Chris Cornell, whose name at birth was Christopher Boyle, was born and raised in Seattle, Washington.
Cornell’s father came from Catholic stock, and his mother from a Jewish family. Technically that would make him a Jew, but it doesn’t seem to factor into his spiritual journey.
The Soundgarden front man went to a Catholic school when he was growing up, and it didn’t go so well. He said he would have gotten kicked out if his mother hadn’t pre-emptively removed him. On the reason why, he said,
It wasn’t for any specific reason other than we asked a lot of questions. . . . Not only did they not have the answers, but it was sort of considered to be rude [to ask]. . . . If somebody tells you this is this and that’s the way things are and shut up, you’re a kid.
These days he doesn’t follow any particular religion or school of thought, but doesn’t get too specific about what exactly that means. He said he believes there are “a lot of really cool ideas,” but described himself as a “free thinker” and “open.” He said,
So many bad things–as well as good things–have happened based on people blindly following religion, that I kind of feel like I want to stay away from any type of specific denomination or any religion period, for no other reason than just that.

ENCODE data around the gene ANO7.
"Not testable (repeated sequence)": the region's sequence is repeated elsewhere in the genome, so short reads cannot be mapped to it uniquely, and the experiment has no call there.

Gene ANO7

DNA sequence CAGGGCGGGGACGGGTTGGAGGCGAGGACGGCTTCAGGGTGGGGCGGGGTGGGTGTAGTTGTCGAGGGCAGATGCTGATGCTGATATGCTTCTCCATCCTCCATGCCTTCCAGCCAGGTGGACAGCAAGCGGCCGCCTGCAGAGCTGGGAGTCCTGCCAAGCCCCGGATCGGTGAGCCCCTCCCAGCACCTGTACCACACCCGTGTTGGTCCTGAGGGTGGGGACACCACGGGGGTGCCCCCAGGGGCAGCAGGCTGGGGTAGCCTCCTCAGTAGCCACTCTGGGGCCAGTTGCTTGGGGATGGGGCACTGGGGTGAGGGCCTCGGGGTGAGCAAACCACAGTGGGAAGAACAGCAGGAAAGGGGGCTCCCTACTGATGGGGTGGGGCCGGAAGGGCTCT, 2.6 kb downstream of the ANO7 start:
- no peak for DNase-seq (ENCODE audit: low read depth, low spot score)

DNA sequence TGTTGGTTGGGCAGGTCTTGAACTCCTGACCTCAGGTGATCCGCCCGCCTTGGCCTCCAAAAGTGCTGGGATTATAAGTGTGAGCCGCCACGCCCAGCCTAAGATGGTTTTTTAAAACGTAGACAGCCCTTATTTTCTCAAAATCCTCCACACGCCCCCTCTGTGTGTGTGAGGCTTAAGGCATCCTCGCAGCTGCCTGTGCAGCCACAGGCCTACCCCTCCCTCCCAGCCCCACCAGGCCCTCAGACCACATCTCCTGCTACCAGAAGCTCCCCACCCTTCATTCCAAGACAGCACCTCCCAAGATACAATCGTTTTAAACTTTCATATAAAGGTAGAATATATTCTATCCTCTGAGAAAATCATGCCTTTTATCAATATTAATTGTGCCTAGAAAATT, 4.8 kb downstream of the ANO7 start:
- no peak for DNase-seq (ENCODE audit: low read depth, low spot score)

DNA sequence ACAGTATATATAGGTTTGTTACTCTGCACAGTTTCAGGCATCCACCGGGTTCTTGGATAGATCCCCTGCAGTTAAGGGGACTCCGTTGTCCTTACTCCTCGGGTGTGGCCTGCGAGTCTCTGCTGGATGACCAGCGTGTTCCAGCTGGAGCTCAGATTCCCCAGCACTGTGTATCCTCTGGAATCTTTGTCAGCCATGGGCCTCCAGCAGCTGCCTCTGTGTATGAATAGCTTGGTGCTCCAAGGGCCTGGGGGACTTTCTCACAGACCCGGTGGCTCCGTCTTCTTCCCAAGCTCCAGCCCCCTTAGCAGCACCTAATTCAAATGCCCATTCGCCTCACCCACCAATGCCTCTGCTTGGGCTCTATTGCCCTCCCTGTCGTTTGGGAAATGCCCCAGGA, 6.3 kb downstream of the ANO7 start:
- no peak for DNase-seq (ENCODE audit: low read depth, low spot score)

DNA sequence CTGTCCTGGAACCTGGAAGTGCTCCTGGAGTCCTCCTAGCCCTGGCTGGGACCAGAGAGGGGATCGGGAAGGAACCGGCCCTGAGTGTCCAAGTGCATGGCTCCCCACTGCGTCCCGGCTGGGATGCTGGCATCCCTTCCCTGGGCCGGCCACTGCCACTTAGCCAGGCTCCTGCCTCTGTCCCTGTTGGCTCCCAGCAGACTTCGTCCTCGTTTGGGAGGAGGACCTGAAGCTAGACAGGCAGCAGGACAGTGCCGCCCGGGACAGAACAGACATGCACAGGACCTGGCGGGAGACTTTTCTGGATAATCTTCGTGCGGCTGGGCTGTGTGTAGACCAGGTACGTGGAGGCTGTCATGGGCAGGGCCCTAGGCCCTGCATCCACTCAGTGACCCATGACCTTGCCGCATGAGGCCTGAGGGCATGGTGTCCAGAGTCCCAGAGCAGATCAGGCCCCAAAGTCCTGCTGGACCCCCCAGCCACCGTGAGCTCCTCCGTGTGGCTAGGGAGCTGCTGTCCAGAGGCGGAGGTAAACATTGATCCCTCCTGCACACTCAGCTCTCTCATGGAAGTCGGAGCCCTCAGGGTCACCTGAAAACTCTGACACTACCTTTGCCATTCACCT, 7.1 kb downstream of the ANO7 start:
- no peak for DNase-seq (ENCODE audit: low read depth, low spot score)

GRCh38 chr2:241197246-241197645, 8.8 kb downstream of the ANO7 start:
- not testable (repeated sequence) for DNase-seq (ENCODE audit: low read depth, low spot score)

That Catholic upbringing shows itself in some of Cornell’s lyrics, sometimes getting him into some trouble. His song “Jesus Christ Pose” expressed the songwriter’s frustration with entertainers who deify or martyr themselves in front of their public, but due in part to the music video, the band received death threats over the song and MTV refused to air it.
Cornell said the Seattle grunge scene, his musical birthplace, was “a very liberal place and a very liberal scene,” and he seems to be right there with it. He said that they had a reputation as “aggressive, dark, brooding,” but that they were also very open and welcoming to women and gay musicians. He said it was a shock to play in other parts of the country that were less tolerant:
Heading outside Seattle and starting to tour I would notice a clash between a liberal contingent of our audience and the somewhat more close-minded and really aggressive people.
Notice him juxtaposing liberal with close-minded? At least as far as social issues go, it’s not hard to see where he stands. He’s apparently quick to defend hapless targets of gay slurs. And, after living for a time in Paris, Cornell expressed admiration for France’s universal health care system. He also called his Robin Hood-themed song “Hunger Strike,” “somewhat of a political, socialist statement.”
Whether or not that places him left of mainstream, Cornell is a big Obama supporter. Back in 2009, he said he hoped Obama would be able restore the United States’ reputation in the rest of the world and make big business accountable for their actions, and apparently Cornell approved of Obama’s track record. During the 2012 campaign, he played at a handful of fundraisers and rallies. And after the president was reelected, he played at two inaugural events.
From the nascent liberal Seattle grunge scene to a celebrity funds-solicitor for the Democratic party–it’s quite a leap. But Cornell seems to have done it thoughtfully and articulately.